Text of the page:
"We bombed Hiroshima, we bombed Nagasaki, and we nuked far more than the thousands in New York and the Pentagon, and we never batted an eye," Rev. Jeremiah Wright said in a sermon on Sept. 16, 2001. This is not all. Sen Barack Obama's pastor Rev Wright went on to touch the third rail of the American politics: He criticized the US support for Israel against the Palestinians.
"We have supported state terrorism against the Palestinians and black South Africans, and now we are indignant because the stuff we have done overseas is now brought right back to our own front yards. America's chickens are coming home to roost," he told his congregation.
These remarks by Rev Wright in video-recorded sermons are being played over and over again the US media for the last day or so. The US media are reporting that Rev. Wright married Obama and his wife Michelle, baptized their two daughters and is credited by Obama for the title of his book, "The Audacity of Hope." The early reactions indicate that the Obama support is being eroded in spite of Mr. Obama publicly disagreeing with the pastor's candid views and distancing himself from his pastor.
An ABC News review of dozens of Rev. Wright's sermons, offered for sale by the church, found repeated denunciations of the U.S. based on what he described as his reading of the Gospels and the treatment of black Americans.
"The government gives them the drugs, builds bigger prisons, passes a three-strike law and then wants us to sing 'God Bless America.' No, no, no, God damn America, that's in the Bible for killing innocent people," he said in a 2003 sermon. "God damn America for treating our citizens as less than human. God damn America for as long as she acts like she is God and she is supreme."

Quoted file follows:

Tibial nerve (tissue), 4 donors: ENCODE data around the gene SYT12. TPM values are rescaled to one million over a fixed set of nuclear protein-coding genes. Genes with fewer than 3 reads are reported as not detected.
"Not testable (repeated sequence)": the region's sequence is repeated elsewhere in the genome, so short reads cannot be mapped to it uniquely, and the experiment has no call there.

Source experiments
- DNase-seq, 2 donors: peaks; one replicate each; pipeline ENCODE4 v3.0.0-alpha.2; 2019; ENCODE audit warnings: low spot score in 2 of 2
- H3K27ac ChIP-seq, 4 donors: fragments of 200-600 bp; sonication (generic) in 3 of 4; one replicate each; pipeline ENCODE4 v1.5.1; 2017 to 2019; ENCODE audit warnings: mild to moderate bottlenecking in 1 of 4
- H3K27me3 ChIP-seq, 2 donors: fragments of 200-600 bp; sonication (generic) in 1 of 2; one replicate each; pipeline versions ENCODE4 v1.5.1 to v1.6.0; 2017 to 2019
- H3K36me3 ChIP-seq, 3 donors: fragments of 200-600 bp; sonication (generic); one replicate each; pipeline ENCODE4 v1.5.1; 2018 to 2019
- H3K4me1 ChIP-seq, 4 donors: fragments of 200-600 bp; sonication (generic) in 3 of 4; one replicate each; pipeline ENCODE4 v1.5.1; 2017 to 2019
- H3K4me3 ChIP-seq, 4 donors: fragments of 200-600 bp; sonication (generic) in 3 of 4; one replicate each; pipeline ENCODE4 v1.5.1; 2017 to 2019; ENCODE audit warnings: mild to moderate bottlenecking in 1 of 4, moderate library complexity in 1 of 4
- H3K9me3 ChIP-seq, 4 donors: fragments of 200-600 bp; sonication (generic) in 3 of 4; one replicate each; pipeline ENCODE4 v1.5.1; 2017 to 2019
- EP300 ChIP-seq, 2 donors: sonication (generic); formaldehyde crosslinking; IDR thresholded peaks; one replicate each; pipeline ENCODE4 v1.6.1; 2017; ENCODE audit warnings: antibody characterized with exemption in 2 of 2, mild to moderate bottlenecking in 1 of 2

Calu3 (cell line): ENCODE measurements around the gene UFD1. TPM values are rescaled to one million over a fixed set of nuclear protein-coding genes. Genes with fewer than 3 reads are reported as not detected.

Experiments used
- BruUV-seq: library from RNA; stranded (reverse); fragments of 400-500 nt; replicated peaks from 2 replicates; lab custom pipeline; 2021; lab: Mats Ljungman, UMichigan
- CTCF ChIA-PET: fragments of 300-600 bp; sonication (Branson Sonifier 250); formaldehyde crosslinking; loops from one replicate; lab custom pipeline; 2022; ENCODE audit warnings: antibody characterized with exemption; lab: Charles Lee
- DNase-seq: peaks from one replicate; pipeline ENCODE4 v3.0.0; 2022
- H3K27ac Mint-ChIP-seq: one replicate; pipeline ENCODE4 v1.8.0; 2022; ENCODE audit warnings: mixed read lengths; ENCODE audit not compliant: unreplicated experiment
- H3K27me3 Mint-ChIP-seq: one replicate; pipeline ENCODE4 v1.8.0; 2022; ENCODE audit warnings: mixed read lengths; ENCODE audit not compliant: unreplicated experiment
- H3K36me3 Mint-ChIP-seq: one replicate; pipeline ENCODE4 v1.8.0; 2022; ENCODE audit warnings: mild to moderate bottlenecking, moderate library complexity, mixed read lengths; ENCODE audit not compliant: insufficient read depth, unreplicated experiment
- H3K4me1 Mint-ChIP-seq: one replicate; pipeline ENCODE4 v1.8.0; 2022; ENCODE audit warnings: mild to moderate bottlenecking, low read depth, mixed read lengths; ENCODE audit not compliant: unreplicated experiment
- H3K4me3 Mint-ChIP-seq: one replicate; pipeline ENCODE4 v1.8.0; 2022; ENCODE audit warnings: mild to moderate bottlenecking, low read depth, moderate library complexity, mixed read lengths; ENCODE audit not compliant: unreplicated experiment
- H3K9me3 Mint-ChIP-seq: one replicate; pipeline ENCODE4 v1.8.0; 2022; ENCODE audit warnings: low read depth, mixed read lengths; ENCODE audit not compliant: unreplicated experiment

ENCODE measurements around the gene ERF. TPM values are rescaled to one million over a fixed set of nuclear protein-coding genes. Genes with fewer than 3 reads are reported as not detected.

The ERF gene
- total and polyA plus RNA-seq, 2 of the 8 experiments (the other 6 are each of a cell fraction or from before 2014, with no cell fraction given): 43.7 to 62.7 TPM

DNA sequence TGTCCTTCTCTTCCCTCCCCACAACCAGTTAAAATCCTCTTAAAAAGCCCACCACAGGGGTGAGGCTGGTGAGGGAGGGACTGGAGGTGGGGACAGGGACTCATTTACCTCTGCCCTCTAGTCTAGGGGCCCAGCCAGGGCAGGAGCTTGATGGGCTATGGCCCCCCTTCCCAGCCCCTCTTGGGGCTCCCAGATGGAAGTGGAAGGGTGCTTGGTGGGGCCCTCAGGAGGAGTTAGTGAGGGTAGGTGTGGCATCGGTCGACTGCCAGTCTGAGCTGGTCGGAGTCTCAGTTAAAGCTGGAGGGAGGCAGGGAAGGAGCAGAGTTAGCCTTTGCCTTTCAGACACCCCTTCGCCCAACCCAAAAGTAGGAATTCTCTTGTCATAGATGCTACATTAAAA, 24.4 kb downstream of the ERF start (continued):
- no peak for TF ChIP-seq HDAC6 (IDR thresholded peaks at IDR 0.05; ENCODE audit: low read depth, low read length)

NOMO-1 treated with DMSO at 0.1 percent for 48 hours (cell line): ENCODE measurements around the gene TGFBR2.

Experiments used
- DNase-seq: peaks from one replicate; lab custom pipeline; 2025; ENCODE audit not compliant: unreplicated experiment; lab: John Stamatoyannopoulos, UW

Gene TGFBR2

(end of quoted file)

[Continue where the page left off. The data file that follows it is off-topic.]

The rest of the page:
In his latest book "Marching Toward Hell" Michael Scheuer, the former head of CIA's Bin Laden unit seems to agree with the "chickens coming home to roost" theory. According to his research on what motivates Bin Laden and his supporters to attack the US and Western interests around the world, he blames the US foreign policy. In fact, he has condensed his learnings in two books published last year. The first is titled "Imperial Hubris" and the the most recent one is "Marching Toward Hell". In both of these books, he rejects the common refrain heard in the United States that "Al-Qaeda hates us because we stand for freedom and democracy". Instead, he argues that it is our interventionist policies around the world that motivate our enemies to be so determined to commit violence against our interests. He singles out our policies in the Middle East and our unqualified support for Israel as the biggest obstacles to a peaceful coexistence between Islam and the West. Among the prominent US political elite, all of the mainstream parties and leaders disagree with Sheuer's message. The only two people that show any agreement with Sheuer are Congressman Dennis Kucinich, who recently dropped out of the Democratic primaries and Congressman Ron Paul, the Republican candidate running a distant third in the Presidential primaries. Ralph Nader, the latest to announce his entry into the presidential race, has similar views but his bid is unlikely to gather much support.
It is worth noting here that Rev Wright's views are not too different from those of Rev Martin Luther King expressed in the 1960s. Reverend King called the United States "the greatest purveyor of violence in the world today" back in the 1960s at the height of Vietnam War. From Vietnam to South Africa to Latin America, King said, the U.S. was "on the wrong side of a world revolution." King questioned "our alliance with the landed gentry of Latin America," and asked why the U.S. was suppressing revolutions "of the shirtless and barefoot people" in the Third World, instead of supporting them.
At the time, the Reverend Martin Luther King also became a target of criticism by the national media. Time magazine called it "demagogic slander that sounded like a script for Radio Hanoi." The Washington Post also chimed in saying "King has diminished his usefulness to his cause, his country, his people."
The media reactions to the Rev Wright videos are quite predictable. The commentators and the pundits are clearly having a field day. The real question now is how the voters would react. The voter reaction could make or break Obama's bid for presidency.
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